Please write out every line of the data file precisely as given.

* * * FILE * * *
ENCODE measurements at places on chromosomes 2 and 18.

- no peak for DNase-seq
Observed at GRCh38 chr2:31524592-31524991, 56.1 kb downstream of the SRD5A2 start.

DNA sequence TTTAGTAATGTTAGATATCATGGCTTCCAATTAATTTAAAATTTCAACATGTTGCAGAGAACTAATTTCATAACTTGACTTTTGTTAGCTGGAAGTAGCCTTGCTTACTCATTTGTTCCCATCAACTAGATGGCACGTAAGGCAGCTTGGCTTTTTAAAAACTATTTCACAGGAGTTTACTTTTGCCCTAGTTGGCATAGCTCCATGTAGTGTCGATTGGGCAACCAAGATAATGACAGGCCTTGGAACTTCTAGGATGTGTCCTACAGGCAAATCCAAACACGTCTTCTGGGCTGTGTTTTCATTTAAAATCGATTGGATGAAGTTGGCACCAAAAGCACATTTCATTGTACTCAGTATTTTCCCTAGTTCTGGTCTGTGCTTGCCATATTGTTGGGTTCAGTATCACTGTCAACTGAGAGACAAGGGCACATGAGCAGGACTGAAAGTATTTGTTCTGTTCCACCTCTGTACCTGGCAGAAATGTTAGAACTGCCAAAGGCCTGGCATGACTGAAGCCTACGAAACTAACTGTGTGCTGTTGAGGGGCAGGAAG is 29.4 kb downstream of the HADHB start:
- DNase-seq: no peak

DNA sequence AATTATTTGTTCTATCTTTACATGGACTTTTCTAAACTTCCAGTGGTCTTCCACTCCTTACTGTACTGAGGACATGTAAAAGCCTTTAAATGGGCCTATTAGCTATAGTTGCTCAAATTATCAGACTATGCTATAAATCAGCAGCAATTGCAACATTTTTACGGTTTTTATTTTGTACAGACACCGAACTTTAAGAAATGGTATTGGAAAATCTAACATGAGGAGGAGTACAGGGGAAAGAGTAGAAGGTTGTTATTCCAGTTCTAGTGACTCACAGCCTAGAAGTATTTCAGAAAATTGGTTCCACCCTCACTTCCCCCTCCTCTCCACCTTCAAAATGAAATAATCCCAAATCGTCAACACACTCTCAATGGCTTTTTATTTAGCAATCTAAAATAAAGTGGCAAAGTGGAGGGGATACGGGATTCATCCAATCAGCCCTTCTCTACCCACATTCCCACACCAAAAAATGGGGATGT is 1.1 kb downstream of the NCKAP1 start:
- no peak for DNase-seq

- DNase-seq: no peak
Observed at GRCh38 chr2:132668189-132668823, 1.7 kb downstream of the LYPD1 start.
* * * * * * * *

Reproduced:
ENCODE measurements at places on chromosomes 2 and 18.

- no peak for DNase-seq
Observed at GRCh38 chr2:31524592-31524991, 56.1 kb downstream of the SRD5A2 start.

DNA sequence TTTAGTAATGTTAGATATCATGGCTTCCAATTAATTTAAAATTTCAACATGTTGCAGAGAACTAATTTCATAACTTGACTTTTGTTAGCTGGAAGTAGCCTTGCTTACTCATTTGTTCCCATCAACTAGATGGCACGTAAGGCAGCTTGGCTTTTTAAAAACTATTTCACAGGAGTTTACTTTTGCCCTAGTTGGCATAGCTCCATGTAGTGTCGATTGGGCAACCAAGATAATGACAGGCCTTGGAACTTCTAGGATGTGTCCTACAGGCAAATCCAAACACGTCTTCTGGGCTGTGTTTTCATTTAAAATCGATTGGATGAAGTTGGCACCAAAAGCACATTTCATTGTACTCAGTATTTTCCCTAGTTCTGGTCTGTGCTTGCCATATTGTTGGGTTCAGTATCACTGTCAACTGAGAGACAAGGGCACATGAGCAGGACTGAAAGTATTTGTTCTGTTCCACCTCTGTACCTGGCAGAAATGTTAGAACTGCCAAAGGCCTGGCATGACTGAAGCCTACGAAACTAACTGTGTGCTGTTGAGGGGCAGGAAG is 29.4 kb downstream of the HADHB start:
- DNase-seq: no peak

DNA sequence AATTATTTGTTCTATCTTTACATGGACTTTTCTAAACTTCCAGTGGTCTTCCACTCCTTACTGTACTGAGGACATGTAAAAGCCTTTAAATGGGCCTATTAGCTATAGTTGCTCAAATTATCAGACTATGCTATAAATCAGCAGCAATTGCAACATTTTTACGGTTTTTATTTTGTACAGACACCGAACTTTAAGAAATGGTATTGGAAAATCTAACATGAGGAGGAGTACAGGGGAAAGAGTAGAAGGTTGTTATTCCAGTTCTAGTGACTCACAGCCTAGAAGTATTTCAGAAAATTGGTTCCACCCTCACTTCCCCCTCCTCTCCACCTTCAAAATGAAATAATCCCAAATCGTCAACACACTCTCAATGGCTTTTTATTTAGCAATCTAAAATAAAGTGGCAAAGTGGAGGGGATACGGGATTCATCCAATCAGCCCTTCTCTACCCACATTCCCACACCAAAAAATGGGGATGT is 1.1 kb downstream of the NCKAP1 start:
- no peak for DNase-seq

- DNase-seq: no peak
Observed at GRCh38 chr2:132668189-132668823, 1.7 kb downstream of the LYPD1 start.